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The mid-1980s found me at the Manhattan home of Dr. Michael Baden. I listened mesmerized as the renowned medical examiner discussed, with visible emotion, his findings as chairman of the US congressional forensic pathology panels that had investigated the assassinations of President John F. Kennedy and civil rights leader Martin Luther King, Jr.
I was also moved by Dr. Baden’s contributions as the pathologist who, in 1991, exhumed and re-examined the remains of Medgar Evers — an official with the National Association of Colored People who’d been gunned down at his Mississippi home, in 1963. As Baden recounts in the documentary, Confessions of a Medical Examiner, the work enabled him to acquaint Evers’s youngest child, age three when his father was murdered, with a man he scarcely remembered.
“I received the sealed casket and when I opened it, the body was in perfect condition,” Baden explains. “I had told the son that I’d call him after the autopsy.” Instead, Baden arranged the room “as if it were a funeral parlour” and invited Evers’s son (then in his thirties) to view the near pristine remains of his dad. “There were tears in my eyes and tears in the eyes of others who were in the autopsy room,” Baden says.
I was reminded of Dr. Baden when last week Dr. Robert Strang, the chief medical officer of health in Nova Scotia, shared his feelings about the rising number of COV19-related deaths (now more than 50) at the Northwood long-term care home in Halifax. Asked about visitor restrictions at the facility, Dr. Strang conceded, during a CBC radio interview, that the policy stands to prevent some relatives of Northwood residents from ever again seeing their loved ones in person. (The question and Strang’s answer starts at the 5:30 mark in the audio below.)
“It’s very hard for me to even say that,” Dr. Strang declared, haltingly. “But that is the reality. Because unfortunately having someone coming in physically to visit can put the whole facility at risk.”
In a recent phone conversation, Dr. Baden likewise acknowledged the special anguish that the coronavirus is exacting upon nursing home residents and their kin.
“Families with elders in care are suffering terribly because of the complications of the disease,” he told me. “The process of dying is often more difficult on the living than on the dead. I think people are deeply grateful whenever doctors can show their grief. And it’s even more important now because of the helplessness so many are feeling.”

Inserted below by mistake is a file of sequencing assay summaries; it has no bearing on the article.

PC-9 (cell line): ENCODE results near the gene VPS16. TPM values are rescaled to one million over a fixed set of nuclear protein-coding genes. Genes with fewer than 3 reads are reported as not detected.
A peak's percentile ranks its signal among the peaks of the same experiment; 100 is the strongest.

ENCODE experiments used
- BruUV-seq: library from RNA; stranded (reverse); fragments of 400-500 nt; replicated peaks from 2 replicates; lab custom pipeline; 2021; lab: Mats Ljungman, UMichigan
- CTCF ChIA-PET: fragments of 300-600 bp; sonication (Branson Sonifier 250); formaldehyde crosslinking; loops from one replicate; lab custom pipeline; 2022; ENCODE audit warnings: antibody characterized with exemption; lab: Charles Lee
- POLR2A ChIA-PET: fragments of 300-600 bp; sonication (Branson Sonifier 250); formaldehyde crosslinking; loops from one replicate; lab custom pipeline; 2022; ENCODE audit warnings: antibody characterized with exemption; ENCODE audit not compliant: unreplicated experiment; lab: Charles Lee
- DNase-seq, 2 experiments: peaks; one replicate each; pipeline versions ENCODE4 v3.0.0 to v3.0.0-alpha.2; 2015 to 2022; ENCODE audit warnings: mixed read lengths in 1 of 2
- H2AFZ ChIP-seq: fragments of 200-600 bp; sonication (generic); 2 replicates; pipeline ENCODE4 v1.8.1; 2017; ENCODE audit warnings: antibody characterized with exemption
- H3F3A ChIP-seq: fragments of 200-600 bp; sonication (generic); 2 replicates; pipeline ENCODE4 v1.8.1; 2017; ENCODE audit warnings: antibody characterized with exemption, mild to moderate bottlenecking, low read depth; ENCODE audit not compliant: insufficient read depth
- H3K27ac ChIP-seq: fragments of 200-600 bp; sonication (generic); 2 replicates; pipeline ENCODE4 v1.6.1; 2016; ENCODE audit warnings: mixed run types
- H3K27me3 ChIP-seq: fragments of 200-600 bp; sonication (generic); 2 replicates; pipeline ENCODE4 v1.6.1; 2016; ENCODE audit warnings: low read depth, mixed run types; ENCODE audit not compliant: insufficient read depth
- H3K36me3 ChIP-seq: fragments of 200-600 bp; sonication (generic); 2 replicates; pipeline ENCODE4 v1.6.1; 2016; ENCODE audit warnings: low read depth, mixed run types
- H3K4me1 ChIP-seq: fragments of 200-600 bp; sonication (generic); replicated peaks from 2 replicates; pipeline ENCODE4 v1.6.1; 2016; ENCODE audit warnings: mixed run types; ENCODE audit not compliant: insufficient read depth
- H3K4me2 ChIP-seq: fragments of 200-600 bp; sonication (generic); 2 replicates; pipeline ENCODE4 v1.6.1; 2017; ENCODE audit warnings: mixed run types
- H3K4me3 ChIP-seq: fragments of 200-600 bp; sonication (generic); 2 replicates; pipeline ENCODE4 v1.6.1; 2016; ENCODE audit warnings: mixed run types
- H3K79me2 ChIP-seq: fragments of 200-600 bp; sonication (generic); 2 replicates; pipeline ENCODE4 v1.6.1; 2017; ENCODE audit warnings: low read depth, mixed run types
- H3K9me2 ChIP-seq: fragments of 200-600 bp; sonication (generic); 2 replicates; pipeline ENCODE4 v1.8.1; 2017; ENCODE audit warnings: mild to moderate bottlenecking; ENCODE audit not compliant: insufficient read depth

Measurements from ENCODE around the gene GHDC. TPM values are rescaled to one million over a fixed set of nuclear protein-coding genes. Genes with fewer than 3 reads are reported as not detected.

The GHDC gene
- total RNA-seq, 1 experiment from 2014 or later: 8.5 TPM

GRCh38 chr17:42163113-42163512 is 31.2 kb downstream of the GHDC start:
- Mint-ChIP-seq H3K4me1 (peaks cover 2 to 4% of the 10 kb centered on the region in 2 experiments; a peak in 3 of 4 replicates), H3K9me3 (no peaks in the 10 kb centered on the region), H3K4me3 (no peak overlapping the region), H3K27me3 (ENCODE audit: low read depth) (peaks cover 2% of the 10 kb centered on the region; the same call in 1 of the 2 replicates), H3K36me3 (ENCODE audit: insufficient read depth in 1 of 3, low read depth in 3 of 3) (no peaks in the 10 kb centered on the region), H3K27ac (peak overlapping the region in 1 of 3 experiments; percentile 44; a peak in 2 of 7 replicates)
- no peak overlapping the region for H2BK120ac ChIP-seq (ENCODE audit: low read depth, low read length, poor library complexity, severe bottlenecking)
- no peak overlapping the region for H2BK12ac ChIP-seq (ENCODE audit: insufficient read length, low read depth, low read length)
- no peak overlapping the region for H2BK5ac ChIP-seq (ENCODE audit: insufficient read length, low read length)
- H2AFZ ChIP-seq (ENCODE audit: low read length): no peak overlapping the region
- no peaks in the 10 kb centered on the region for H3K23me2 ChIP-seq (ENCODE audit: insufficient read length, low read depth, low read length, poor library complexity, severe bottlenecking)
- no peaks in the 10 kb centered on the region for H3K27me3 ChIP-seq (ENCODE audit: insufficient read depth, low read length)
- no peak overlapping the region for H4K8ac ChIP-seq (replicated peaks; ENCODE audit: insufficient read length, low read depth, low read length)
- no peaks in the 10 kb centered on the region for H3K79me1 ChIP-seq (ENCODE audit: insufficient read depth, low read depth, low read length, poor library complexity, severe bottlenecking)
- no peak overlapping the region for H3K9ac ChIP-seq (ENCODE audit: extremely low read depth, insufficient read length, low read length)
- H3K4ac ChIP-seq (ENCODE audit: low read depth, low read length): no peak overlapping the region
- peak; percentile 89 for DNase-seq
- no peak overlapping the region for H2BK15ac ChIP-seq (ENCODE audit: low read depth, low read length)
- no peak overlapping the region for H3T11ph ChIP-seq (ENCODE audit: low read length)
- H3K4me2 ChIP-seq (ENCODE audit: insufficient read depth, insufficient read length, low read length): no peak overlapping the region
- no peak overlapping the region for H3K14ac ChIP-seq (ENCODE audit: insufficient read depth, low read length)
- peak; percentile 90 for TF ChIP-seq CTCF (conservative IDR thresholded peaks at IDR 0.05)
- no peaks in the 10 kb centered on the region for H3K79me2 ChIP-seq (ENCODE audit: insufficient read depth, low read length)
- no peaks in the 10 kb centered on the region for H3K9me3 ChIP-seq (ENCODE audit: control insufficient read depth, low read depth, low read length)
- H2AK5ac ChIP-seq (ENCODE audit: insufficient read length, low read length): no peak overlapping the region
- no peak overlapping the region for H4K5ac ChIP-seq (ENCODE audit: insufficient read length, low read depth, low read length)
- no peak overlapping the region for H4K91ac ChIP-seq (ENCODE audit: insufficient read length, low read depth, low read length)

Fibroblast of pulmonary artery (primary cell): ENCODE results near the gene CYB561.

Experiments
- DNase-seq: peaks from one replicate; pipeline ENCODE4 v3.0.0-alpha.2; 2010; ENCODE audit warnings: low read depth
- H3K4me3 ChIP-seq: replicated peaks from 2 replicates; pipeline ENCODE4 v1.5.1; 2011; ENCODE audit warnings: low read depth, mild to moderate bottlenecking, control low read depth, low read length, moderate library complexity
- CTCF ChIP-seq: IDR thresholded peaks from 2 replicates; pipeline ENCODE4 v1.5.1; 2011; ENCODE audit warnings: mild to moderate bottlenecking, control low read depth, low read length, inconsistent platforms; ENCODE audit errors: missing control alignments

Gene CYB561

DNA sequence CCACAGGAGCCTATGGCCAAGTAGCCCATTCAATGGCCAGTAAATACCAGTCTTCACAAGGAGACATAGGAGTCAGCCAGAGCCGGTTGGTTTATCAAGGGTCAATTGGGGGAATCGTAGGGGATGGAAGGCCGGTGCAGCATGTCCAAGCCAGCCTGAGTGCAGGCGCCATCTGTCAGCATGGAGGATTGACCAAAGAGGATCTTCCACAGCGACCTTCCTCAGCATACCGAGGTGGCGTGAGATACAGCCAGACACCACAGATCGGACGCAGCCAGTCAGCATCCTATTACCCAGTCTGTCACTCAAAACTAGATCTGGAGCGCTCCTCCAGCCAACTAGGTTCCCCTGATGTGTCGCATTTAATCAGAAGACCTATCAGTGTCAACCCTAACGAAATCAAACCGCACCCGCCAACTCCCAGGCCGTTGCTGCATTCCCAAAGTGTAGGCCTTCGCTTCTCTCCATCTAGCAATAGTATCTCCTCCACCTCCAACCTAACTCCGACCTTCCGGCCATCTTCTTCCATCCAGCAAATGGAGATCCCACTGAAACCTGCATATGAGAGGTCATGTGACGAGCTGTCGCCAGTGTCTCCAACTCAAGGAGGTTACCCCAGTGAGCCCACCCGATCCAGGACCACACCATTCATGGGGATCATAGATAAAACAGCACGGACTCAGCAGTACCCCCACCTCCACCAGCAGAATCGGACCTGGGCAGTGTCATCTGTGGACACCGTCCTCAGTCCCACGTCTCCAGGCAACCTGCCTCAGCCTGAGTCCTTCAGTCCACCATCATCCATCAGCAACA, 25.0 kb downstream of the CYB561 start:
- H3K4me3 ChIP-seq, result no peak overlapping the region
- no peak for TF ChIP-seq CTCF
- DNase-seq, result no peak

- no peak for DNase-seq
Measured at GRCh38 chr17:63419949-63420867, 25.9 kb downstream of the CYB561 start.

Like others who heard the interview with Dr. Strang, I was touched by the poignant honesty, humanity and compassion he exhibited during the May 12 Information Morning broadcast. So I was dumbfounded when, during a press briefing later that same day, Premier Stephen McNeil suggested that Dr. Strang had not expressed regrets about the impact of visitor restrictions at Northwood.
“What Dr. Strang told your colleagues was that it would be a little longer for the restrictions to come off of long-term care facilities so we may be a little bit longer before we get to see our loved ones,” McNeil said in response to journalist Shaina Luck (also from CBC) who asked him how the province could improve conditions in future senior care facilities.
“It was not that we would never see them again,” McNeil continued. “That was not the intent of the comment. Because I actually listened to the conversation and it was about it would be [sic] one of the last things that we would lift the restrictions from.”
I’ll leave it to the forensic psychologists to debate what compelled McNeil to counter the empathy that coursed through the airwaves after Dr. Strang’s heartfelt expression of sorrow for those who’ve been unable to bid final farewell to loved ones at Northwood.
It did not surprise me that Dr. Strang sat silently as McNeil “re-interpreted” his remarks. After all, the premier is his “boss.”
But I’m hard pressed to fathom what McNeil thought he had to gain by soft-pedalling the harsh reality that dozens of relatives (and likely more to come) of deceased residents of Northwood are now experiencing the added torment of having not, in point of fact, ever again seen them alive. Might the premier’s “keep calm and carry on” stance on the death march at Northwood be related to policies enacted on his watch that have exacerbated problems in the province’s already imperilled health care system — i.e. the refusal to increase the pathetic pay of home care aides or frontline workers at senior facilities.
This while the province continues to invest millions in the “once, twice, three times a shady deal” known as the Yarmouth ferry.
“People who don’t have the insight to face the trauma they’ve had in their own lives have a hard time dealing with the emotional suffering of others,” said Dr. Leah Werner, an Oregon family physician who has treated many COV-19 patients and consoled countless bereaved family members during her medical career.
“We cannot take the sting of death away but we can hold space with the truth of it and share our humanity with the greater community because it can help with the healing,” she continued. “It sounds to me as if your Dr. Strang did that and should be applauded for it.”
The author of Alice Walker: A Life, Evelyn C. White is a freelance writer in Halifax.
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It is tragic. One of my neighbors died in the palliative care unit of the QE in April. Two weeks before, she was still in her home feeling nauseous and tired. But her hidden cancer was swift and aggressive. Her adult sons were notified of her hospital admission but because they had traveled from out of province were not able to see their mother before she died. Our pandemic policies are keeping us safe but are heart breaking at times.